For over 20 years, Read Aloud to a Child Week has been a stress-free way to engage with the literacy community. It truly is as simple as picking up a book and reading aloud as a family! And with Read to Them curating book lists for picture and chapter books, it’s even easier to dive into stories that enrich the selected theme.  

The Read Aloud to a Child Week theme for 2020 was “Let Your Voice Be Heard” which highlighted titles about preserving the environment, voting, identity, bullying, and the power of speaking up. Given the turbulent year behind us, it felt fitting to shine a light on silver-linings and the pillars of strength that kept our communities functioning amid strife and struggle.

Below are the four potential themes and their descriptions:

  • Diversity— Encourage your children to practice and understand the value of being inclusive. Finding books that mirror your children’s experiences can break down walls and offer sliding doors for them to step into worlds both similar and different from their own. By celebrating different cultures, languages, genders, ethnicities, and social backgrounds, you can look at your reflection to appreciate what makes you unique in this world.
  • Community Helpers— Medical professionals, teachers, mail carriers, firefighters and librarians are the backbone of communities everywhere. The contributions, sacrifice, and resilience of these community helpers have made all of our lives a little easier over the course of this difficult year.  Find and settle in with stories that celebrate the strength of these irreplaceable pillars in your community.  It’s a perfect way to help your children discover an even deeper appreciation for each of their services.  
  • Coming Together— The new normal of the last year has involved social distancing and staying connected through screens, making it all the more important to find ways to build bridges and make connections.  Find and stories that heal.  Explore stories that build community and togetherness.  Delve into stories that connect and can unite us all.
  • Gratitude Select gratitude and you’ll be encouraged to reflect on the positive parts of your everyday life— the little things, the vital things— that bring you joy. Discover stories that celebrate being thankful for the big, the small, and the in-between. This theme will present you with the opportunity to ask children: Who are you grateful for? Where do you find the light when the world feels dark?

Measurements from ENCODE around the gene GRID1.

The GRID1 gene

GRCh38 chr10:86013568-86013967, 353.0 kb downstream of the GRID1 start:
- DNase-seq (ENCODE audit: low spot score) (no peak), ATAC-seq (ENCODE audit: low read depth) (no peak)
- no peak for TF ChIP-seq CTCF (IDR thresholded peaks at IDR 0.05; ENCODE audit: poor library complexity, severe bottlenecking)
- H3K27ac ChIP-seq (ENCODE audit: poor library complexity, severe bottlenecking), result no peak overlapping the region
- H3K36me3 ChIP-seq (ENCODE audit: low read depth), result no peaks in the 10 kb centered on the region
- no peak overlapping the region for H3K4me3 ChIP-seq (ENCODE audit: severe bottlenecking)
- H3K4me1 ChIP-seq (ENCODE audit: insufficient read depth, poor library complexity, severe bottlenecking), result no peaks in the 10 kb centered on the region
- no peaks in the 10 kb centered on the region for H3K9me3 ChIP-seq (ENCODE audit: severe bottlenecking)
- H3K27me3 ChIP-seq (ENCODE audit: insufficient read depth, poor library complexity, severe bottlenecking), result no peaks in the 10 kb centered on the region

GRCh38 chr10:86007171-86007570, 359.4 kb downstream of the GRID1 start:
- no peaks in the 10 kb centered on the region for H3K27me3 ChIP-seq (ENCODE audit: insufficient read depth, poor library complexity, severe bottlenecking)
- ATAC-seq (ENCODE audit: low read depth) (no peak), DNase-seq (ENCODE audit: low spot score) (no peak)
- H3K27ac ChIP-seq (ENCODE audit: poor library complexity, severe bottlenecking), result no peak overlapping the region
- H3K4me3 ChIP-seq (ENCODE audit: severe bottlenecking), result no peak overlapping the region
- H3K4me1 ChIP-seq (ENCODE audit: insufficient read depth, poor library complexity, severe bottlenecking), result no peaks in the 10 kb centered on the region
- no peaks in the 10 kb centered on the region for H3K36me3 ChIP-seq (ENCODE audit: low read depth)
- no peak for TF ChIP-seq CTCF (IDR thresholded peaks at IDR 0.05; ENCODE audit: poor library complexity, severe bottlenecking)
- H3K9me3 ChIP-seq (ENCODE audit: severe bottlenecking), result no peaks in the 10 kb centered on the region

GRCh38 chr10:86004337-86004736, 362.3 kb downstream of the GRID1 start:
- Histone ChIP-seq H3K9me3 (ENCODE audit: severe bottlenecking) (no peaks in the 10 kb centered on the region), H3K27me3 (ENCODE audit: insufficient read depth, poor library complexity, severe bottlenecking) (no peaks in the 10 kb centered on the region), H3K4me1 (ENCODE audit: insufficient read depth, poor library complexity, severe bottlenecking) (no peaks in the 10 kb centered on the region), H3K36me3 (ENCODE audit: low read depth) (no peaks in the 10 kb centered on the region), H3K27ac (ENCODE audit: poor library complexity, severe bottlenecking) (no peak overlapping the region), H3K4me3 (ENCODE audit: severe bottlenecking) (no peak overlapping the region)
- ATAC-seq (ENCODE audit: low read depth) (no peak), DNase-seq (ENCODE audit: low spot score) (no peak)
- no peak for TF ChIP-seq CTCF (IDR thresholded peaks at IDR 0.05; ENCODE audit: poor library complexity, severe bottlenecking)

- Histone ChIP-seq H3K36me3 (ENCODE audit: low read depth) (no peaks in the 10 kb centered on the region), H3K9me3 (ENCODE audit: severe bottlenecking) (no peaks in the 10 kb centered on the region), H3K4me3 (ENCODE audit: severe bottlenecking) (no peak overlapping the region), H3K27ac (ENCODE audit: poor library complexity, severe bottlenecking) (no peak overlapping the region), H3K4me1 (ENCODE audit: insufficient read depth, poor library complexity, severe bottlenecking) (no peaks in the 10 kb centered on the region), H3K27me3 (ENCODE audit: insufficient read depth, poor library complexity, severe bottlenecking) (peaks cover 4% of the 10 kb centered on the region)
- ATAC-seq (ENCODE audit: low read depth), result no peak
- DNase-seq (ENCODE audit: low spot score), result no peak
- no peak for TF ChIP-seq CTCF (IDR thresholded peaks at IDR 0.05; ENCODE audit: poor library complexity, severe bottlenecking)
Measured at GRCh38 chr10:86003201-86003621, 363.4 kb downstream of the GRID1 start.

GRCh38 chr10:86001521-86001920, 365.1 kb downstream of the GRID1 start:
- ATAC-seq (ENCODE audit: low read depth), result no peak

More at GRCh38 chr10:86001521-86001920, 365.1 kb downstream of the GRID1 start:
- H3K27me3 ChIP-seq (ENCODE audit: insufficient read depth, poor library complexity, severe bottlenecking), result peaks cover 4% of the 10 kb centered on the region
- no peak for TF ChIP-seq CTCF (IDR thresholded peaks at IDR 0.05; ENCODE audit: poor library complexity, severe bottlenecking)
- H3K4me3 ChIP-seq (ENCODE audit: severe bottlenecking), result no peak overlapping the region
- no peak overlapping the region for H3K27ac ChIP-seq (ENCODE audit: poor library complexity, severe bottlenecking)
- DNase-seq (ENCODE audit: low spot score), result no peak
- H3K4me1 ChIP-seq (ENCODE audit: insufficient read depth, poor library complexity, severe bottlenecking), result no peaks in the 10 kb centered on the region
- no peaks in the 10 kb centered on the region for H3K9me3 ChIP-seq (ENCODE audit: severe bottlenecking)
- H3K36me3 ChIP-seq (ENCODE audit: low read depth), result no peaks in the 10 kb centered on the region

You have until Friday, June 26th to cast your vote for this year’s theme, so don’t delay! You can find the poll on the Read Aloud to a Child Week program page. Be sure to follow Read to Them on Facebook for more information and 2021’s theme reveal as the event draws nearer. 

Happy reading!


Cobb Imprint Sponsors Virginia School for a Third Year

Students at Crestview Elementary in Henrico, Virginia took part in the Virginia Reads One Book program this past March. They, along with 50 other elementary schools across the state, dove into the timeless pages of E.B. White’s The Trumpet of the Swan. However, their participation in the program would not have been possible without Cobb Imprint’s support.

Cobb Imprint, the charitable arm of Cobb Technologies, has served as a Read to Them partner since 2019. With their goal to help children in their communities meet and exceed their education potential, Cobb Imprint was eager to aid Crestview Elementary in nurturing its culture of literacy. 

Noah Maphis, Director of Community Outreach at Cobb Technologies, explains that Cobb Imprint’s mission consists of three pillars.

“Promoting food and housing security, promoting wellness, and promoting education and literacy,” Maphis says. She goes on to add that, in their six years of serving communities, Cobb Imprint made a vital observation: “We have learned how important it is for children to have strong literacy skills from an early age.” 

Thanks to the generous donations from Cobb Imprint, Crestview Elementary has participated in three reading events between 2019 and 2021. 

Cobb Imprint works with Read to Them to ensure each student and staff member at Crestview Elementary receives a copy of their selected title, Maphis claims the community support does not end with a donation. 

“We get books out to the community in various ways,” she says. “By partnering with local schools to send students home with “book bags”, setting up reading libraries in after school programs, and providing other local organizations with book donations – such as Read to Them with their One School, One Book program.” 

Maphis is, above all, pleased to note that with every year and every read, participation at Crestview Elementary only grows.

“I know the program not only stimulates the students from an academic standpoint but gives them a sense of community with their peers and the school staff- which is invaluable. We are so honored that we can be a part of that bonding experience.” 

Looking ahead, Maphis hopes she and other members of the Cobb Technologies team can visit Crestview Elementary. All parties are eager to be in a place where books can be distributed in-person and volunteers can read with students again.


The Best of #OneBookConnects Author Interviews

Since its launch in April 2020, #OneBookConnects has become one of Read to Them’s staple programs. The digital reading initiative was created to combat wide-spread school closures that left parents and students in need of enrichment to fulfill the loss of in-classroom learning. In the course of a year, over 28,000 students have participated in #OneBookConnects. Each of our selected titles have been bolstered by author interactions, including live Q&As on Instagram and exclusive interviews on the #OneBookConnects blog.